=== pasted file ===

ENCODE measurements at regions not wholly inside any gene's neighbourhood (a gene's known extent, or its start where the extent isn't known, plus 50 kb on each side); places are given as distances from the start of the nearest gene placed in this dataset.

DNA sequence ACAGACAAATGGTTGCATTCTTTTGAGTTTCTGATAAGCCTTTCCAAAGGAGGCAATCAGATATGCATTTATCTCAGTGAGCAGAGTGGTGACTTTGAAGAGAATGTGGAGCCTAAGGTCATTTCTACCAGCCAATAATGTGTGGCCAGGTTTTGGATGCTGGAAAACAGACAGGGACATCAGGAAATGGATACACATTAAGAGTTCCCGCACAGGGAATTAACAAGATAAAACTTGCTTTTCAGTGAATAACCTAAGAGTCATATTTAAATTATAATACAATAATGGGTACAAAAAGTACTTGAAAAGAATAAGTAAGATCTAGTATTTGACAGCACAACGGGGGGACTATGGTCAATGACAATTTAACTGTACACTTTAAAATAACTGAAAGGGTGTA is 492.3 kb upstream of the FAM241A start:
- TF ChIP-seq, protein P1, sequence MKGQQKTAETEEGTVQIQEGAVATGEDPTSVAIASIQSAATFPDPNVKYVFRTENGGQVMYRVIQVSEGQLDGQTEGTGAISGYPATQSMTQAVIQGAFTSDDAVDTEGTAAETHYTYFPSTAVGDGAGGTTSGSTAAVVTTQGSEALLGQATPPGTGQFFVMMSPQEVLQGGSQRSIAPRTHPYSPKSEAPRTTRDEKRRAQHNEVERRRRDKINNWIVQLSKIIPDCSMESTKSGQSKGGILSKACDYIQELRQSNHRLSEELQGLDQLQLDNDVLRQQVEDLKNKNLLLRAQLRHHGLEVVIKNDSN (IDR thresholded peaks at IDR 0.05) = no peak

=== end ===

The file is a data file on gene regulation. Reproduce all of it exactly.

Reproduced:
ENCODE measurements at regions not wholly inside any gene's neighbourhood (a gene's known extent, or its start where the extent isn't known, plus 50 kb on each side); places are given as distances from the start of the nearest gene placed in this dataset.

DNA sequence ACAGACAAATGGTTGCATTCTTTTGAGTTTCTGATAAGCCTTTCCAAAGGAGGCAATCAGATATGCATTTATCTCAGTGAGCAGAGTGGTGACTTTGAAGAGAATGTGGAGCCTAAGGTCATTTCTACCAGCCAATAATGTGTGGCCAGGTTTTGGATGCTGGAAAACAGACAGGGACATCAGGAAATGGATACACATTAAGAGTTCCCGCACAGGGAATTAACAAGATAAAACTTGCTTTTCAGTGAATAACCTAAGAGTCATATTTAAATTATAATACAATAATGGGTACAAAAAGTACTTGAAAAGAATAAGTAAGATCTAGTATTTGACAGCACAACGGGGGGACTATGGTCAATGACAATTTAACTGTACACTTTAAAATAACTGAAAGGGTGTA is 492.3 kb upstream of the FAM241A start:
- TF ChIP-seq, protein P1, sequence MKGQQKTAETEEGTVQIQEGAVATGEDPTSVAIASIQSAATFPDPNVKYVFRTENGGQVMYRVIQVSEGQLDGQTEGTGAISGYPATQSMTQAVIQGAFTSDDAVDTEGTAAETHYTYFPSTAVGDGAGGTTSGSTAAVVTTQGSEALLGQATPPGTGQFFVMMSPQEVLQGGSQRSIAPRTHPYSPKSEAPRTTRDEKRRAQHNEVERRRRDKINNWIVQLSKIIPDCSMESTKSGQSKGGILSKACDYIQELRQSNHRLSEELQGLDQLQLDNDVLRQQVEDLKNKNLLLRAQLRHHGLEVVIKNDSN (IDR thresholded peaks at IDR 0.05) = no peak